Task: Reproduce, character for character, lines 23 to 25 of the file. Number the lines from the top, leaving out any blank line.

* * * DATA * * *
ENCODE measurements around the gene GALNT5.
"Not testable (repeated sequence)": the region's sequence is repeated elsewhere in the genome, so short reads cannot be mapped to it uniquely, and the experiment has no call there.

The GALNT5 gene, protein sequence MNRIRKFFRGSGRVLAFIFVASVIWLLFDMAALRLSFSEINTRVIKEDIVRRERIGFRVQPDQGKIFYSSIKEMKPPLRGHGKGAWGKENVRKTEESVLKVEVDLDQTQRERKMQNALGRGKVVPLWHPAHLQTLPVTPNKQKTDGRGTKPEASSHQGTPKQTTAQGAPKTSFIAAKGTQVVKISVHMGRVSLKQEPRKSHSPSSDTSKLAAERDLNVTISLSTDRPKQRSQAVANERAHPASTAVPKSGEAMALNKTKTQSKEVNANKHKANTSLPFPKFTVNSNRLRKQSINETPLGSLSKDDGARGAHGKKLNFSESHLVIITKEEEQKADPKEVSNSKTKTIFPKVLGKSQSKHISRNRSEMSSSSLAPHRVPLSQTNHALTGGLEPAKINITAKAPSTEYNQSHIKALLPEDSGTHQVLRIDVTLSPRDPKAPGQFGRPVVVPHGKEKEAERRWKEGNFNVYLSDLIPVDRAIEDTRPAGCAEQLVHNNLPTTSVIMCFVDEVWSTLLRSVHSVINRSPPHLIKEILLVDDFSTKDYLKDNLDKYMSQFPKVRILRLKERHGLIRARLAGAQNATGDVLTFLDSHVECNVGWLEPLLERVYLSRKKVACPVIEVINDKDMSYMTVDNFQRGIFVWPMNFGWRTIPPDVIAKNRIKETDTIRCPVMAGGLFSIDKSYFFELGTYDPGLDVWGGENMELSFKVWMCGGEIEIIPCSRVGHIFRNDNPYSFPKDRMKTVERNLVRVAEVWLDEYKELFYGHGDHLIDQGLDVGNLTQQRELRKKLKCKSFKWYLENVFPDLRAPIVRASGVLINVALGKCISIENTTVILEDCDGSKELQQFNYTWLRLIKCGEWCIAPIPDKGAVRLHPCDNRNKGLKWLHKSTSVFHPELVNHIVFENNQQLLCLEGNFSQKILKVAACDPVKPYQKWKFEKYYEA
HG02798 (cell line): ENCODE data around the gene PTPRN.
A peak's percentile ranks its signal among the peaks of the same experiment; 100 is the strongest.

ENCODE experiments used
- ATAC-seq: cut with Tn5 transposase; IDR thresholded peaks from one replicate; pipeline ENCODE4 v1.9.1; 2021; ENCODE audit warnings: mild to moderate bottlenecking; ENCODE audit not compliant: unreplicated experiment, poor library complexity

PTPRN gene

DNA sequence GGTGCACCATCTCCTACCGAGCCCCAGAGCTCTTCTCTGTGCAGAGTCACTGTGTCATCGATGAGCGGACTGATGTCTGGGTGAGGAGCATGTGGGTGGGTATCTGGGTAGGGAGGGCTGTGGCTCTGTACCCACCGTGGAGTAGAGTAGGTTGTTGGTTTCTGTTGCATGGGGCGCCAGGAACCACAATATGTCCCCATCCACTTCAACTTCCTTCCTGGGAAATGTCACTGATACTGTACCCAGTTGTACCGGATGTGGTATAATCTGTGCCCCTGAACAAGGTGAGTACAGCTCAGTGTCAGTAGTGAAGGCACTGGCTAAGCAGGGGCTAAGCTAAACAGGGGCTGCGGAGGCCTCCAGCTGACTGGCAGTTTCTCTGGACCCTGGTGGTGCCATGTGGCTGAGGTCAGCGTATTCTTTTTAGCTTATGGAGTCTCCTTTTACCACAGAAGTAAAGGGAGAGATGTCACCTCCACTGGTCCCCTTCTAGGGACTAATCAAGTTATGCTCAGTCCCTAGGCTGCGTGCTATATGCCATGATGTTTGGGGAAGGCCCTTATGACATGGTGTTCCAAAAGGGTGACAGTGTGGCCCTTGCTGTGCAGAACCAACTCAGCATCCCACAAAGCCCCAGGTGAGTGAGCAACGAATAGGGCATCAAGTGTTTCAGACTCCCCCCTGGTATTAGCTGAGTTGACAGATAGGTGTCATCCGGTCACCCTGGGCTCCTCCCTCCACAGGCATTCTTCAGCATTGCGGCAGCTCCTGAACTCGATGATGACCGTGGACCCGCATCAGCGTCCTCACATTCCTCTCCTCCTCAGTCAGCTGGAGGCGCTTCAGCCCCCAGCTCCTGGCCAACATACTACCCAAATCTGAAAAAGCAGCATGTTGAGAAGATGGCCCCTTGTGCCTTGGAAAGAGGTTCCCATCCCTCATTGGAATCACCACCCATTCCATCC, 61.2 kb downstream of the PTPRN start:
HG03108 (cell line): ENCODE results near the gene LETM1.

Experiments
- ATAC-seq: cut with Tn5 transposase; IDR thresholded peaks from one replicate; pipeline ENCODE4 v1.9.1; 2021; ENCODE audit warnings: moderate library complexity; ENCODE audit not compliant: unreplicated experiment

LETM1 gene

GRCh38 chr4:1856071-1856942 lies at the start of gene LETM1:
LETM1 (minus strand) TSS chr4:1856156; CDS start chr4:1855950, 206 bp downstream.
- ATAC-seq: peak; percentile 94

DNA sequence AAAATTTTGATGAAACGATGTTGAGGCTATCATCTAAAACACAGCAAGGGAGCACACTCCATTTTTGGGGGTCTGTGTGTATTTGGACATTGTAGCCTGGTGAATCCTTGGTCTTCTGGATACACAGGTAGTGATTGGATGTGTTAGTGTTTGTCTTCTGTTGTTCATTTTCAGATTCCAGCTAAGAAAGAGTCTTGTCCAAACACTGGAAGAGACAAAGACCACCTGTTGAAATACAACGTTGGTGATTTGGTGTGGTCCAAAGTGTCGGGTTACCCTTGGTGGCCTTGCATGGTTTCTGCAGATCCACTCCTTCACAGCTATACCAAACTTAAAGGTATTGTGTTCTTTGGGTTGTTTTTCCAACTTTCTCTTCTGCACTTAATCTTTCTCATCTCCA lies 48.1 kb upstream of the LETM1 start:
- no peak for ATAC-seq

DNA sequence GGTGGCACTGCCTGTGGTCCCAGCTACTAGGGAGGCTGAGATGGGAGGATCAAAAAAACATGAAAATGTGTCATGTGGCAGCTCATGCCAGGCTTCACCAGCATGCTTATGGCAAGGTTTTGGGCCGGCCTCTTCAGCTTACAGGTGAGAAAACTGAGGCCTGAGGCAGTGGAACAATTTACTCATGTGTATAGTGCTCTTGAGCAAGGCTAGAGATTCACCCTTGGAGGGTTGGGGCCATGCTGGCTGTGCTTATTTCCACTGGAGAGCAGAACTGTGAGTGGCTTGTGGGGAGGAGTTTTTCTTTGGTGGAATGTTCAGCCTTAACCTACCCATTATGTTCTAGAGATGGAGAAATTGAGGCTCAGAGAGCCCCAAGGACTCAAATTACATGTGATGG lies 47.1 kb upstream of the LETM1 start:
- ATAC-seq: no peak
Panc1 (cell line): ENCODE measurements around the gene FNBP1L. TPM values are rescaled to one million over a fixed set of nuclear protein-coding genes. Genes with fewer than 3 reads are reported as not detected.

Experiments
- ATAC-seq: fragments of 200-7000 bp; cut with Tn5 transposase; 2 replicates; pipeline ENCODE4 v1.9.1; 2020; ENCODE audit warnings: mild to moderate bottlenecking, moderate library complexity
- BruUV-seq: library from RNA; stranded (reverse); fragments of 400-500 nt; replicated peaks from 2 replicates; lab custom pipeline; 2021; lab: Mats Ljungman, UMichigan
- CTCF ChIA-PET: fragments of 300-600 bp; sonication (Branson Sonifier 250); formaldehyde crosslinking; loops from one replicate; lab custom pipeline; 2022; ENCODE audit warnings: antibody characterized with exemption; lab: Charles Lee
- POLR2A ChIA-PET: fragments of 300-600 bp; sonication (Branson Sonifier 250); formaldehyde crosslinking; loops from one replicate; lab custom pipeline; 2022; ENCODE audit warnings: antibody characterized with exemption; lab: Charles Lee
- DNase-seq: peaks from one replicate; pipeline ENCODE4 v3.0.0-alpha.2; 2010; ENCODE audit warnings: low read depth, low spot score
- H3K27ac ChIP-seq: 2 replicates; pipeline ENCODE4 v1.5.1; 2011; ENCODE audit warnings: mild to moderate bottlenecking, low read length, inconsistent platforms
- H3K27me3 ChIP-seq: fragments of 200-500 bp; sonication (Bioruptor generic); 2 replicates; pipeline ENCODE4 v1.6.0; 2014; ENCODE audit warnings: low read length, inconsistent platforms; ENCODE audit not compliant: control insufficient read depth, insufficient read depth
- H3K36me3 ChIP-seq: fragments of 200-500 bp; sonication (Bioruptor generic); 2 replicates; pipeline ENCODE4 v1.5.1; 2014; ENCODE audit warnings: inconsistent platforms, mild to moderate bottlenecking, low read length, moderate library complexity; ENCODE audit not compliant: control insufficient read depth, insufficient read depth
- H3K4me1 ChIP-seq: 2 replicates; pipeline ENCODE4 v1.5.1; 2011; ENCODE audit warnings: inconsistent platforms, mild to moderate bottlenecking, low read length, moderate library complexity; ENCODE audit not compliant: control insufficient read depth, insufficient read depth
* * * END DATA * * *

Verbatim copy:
- ATAC-seq: fragments of 200-7000 bp; cut with Tn5 transposase; 2 replicates; pipeline ENCODE4 v1.9.1; 2020; ENCODE audit warnings: mild to moderate bottlenecking, moderate library complexity
- BruUV-seq: library from RNA; stranded (reverse); fragments of 400-500 nt; replicated peaks from 2 replicates; lab custom pipeline; 2021; lab: Mats Ljungman, UMichigan
- CTCF ChIA-PET: fragments of 300-600 bp; sonication (Branson Sonifier 250); formaldehyde crosslinking; loops from one replicate; lab custom pipeline; 2022; ENCODE audit warnings: antibody characterized with exemption; lab: Charles Lee